National Poetry Month Day 17: Tongo Eisen-Martin





The Chicago Prairie Fire

First, I must apologize to the souls of the house
            I am wearing the cheek bones of the mask only
                                                Pill bottle, my name is yours
                                                Name tagged on the side of a factory of wrists


Teeth of the mask now

Back of the head of the mask now

                        New phase of anti-anthropomorphism fending for real faces

Stuck with one of those cultures that believes I chose this family

I am not creative
Just the silliest of the revolutionaries

                                                                                                My blood drying on
                                                                                                   my only jacket
                                                                                                      just as God got playful

the police state’s psychic middlemen
Evangelizing for the creation of an un-masses
An un-Medgar
Blood of a lamb less racialized
or awesome prison sentence
Good God
Elder-abuse hired for the low
dog eat genius

Right angle made between a point
On a Louisiana plantation
And 5-year old’s rubber ball
3 feet high and falling
like a deportee plane
to complete my interpretation
(of garden variety genocide)

I am small talk
about loving your enemies
A little more realistically

About paper tigers
And also gold…

I need my left hand back
I broke my neck on the piano keys
Found paradise in a fistfight

            Maybe I should check into the Cuba line

Watching the universe’s last metronomes
some call Black Jacobins


Just wait…
These religions will start resigning in a decade or two

Some colorfully
Some transactional-ly

In a cotton gothic society

Class betrayal gone glassless/ I mean ironically/ my window started fogging over too
Wondering which Haiti will get me through this winter
Which poem houses souls

Which socialist breakthroughs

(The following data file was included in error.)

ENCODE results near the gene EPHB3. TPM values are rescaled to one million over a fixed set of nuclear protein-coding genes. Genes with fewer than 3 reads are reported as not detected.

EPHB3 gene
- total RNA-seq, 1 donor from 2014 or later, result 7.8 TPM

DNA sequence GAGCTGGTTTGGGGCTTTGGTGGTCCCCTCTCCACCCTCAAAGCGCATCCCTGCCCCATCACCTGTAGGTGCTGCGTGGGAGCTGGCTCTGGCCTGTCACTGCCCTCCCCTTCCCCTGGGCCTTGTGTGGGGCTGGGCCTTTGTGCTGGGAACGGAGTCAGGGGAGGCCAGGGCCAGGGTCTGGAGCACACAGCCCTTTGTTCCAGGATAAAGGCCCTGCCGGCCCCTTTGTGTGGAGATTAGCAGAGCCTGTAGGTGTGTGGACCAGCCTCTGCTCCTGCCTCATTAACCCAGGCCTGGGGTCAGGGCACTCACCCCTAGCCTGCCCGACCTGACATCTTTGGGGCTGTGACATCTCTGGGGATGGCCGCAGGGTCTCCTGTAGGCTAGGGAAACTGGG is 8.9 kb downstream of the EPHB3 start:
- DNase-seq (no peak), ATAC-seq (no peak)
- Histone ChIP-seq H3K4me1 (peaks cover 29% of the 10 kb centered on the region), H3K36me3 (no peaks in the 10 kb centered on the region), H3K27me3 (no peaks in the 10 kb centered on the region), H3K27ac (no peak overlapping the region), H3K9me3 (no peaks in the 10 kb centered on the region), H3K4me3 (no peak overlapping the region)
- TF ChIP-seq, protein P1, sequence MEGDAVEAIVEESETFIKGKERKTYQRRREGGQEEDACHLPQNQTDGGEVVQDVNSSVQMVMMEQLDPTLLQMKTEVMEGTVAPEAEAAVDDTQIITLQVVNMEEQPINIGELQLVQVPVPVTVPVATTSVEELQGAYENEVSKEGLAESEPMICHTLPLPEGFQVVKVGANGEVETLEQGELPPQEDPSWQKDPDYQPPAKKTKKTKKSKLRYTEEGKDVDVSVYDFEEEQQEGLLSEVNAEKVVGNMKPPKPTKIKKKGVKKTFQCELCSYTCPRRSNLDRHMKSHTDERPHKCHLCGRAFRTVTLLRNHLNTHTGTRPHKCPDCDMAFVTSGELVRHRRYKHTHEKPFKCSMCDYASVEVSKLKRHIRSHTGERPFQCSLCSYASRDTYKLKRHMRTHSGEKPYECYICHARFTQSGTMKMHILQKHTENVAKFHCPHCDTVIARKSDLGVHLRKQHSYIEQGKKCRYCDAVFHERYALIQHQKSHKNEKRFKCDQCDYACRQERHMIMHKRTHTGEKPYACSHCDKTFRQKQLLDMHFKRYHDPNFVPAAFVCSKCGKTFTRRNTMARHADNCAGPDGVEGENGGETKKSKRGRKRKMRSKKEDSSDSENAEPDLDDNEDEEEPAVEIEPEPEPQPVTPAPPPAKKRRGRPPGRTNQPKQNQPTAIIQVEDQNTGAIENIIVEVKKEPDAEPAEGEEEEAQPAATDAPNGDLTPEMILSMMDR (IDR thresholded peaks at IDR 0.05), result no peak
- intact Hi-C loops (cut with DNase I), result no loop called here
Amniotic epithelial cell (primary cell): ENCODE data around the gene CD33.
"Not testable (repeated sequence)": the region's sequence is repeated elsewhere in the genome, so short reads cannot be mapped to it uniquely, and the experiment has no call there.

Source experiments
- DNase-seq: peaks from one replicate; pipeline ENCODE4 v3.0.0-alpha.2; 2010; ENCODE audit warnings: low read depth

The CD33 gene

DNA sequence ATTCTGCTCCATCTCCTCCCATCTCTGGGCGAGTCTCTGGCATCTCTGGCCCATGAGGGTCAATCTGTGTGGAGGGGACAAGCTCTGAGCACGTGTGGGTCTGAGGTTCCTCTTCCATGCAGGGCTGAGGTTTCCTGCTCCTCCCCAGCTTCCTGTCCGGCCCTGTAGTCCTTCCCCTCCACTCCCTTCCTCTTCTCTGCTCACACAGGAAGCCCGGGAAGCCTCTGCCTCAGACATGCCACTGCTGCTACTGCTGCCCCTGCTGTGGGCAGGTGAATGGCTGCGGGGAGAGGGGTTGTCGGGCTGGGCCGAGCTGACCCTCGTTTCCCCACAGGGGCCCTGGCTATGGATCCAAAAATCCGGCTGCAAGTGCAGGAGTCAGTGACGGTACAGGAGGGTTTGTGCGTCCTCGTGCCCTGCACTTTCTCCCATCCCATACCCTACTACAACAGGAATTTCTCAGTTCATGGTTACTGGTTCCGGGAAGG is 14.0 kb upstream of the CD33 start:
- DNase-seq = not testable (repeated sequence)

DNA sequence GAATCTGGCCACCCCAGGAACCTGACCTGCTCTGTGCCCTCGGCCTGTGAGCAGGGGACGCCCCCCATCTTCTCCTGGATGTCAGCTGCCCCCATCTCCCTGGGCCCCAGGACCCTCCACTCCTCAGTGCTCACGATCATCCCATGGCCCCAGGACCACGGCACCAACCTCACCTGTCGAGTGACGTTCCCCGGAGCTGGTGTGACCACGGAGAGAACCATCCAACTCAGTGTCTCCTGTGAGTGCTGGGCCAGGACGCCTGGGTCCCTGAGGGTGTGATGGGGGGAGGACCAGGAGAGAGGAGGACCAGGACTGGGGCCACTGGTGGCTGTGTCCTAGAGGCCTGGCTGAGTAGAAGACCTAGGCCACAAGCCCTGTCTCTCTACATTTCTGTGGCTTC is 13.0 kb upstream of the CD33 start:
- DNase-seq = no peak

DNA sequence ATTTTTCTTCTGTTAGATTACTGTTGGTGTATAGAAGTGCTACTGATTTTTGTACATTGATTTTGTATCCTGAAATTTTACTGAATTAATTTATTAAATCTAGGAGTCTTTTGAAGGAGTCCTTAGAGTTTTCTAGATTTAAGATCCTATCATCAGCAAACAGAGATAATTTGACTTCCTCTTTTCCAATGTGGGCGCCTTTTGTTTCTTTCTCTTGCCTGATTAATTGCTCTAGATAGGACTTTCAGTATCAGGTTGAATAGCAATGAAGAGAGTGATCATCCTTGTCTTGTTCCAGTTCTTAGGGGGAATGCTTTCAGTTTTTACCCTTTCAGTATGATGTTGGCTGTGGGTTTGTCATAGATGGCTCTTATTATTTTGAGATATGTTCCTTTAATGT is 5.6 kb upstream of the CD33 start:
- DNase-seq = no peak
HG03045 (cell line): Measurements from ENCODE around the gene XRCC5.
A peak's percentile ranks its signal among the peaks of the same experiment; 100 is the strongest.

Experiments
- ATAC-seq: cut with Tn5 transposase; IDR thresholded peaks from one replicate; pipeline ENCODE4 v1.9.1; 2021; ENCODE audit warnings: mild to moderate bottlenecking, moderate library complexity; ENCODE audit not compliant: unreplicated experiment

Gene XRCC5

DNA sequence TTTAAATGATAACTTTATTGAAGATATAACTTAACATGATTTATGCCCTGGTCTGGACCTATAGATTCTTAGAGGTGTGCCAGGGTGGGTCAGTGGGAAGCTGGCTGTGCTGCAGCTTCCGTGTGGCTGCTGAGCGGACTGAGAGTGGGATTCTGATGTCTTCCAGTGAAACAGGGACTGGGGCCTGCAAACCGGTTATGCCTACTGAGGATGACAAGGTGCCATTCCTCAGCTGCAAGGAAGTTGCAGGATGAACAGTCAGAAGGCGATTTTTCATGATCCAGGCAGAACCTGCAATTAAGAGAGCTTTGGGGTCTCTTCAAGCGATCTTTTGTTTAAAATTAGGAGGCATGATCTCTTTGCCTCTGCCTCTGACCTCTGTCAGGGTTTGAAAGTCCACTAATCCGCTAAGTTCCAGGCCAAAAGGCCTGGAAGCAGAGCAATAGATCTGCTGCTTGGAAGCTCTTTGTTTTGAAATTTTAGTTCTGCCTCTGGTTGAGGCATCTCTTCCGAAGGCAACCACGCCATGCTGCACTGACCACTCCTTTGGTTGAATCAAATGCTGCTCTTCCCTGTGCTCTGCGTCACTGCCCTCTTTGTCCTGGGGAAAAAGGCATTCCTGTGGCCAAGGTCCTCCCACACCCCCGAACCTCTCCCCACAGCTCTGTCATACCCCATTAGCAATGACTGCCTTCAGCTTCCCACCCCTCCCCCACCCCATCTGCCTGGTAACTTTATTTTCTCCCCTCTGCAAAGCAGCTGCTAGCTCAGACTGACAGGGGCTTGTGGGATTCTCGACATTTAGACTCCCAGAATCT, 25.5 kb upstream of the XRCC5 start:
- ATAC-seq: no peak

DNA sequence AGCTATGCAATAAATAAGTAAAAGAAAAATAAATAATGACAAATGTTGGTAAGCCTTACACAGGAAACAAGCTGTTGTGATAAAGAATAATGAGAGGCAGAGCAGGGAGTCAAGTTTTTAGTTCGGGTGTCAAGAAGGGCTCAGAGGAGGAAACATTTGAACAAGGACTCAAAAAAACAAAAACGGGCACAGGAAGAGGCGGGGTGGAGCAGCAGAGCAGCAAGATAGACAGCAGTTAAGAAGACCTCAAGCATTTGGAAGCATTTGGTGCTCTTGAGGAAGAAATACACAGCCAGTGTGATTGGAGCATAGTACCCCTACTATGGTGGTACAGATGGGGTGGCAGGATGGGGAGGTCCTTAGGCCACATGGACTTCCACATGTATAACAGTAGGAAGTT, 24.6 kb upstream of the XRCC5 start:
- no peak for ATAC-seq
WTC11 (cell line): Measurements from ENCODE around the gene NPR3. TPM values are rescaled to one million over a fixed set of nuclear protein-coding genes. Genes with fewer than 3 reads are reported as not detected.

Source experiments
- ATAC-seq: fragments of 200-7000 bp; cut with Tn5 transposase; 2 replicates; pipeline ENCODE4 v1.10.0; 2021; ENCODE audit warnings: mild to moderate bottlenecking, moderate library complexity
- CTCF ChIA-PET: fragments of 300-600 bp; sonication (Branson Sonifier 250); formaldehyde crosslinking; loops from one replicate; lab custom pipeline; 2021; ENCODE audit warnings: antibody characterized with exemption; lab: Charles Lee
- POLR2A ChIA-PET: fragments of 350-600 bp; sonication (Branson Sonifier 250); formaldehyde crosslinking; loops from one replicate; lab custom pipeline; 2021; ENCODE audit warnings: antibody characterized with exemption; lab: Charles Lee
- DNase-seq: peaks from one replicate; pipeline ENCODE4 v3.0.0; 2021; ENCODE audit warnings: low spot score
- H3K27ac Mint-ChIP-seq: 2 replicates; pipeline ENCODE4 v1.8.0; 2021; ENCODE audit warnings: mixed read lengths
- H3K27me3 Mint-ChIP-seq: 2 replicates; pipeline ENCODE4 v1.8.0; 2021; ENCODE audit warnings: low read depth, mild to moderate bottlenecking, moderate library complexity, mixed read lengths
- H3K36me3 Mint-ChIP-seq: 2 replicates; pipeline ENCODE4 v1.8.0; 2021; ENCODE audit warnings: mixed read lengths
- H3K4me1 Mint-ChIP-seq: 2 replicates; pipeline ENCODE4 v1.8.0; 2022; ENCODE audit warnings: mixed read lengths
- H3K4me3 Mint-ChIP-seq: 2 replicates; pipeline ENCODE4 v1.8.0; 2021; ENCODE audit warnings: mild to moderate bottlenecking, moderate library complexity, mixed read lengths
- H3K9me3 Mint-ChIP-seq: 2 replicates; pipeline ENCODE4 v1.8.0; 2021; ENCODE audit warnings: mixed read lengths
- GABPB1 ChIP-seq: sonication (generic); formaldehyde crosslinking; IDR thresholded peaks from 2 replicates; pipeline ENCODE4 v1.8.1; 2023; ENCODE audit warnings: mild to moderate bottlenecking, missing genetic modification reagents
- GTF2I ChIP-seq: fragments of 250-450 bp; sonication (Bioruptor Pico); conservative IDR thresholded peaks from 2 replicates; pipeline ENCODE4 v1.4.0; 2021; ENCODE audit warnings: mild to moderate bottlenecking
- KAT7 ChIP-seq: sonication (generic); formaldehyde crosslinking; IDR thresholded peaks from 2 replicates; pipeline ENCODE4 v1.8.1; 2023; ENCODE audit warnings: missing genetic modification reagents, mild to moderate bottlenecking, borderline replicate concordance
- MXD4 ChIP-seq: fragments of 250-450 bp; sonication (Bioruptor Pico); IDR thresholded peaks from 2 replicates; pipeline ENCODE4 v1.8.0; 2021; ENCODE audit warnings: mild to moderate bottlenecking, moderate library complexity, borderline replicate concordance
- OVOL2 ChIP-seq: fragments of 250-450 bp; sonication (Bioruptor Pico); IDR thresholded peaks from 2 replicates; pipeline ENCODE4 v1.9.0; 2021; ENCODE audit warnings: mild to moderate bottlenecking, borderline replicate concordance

Breakthroughs like ten steps back
Then finally stillness

Then stillness among families

a John Brown biography takes a bow

I’m up next to introduce Prosser to Monk

I remember childhood
Remember the word “Childhood” being a beginning

Scribbling on an amazing grace

I rented this body from some circumference of slavery

Remember being kicked out of the Midwest

Strange fruit theater
Lithium and circuses
Likeminded stomachs
The ruling class blessing their blank checks with levy foam…
                                                                                    with opioid tea
Sentient dollar bills yelling to each other pocket to pocket
Cello stands in the precinct for accompanying counterrevolutionaries

My mother raised me with a simple pain

A poet loses his mind, you know, like the room has weather
Or first-girlfriend gravity
Police-knock gravity
Mind-game gravity
Or revolution languishing behind
The sugar in my good friend’s mind

“The difference between me and you
Is that the madness
Wants me forever”

A pair of apartments
Defining both my family
And political composure

Books behind my back
Bail money paved into the streets



Bracing for the medicine’s recoil

Sharing a dirty deli sandwich with my friends
Black Jacobins
Underground topography
Or grandmother’s hands

Psychology of the mask now

Teeth of the mask again


Photograph of Tongo Eisen-Martin courtesy of Tongo Eisen-Martin.

Originally from San Francisco, Tongo Eisen-Martin is a poet, movement worker, and educator. His latest curriculum on extrajudicial killing of Black people, We Charge Genocide Again, has been used as an educational and organizing tool throughout the country. His book titled, Someone's Dead Already was nominated for a California Book Award. His latest book Heaven Is All Goodbyes was published by the City Lights Pocket Poets series, was shortlisted for the Griffin Poetry Prize and won a California Book Award and an American Book Award. More from this author →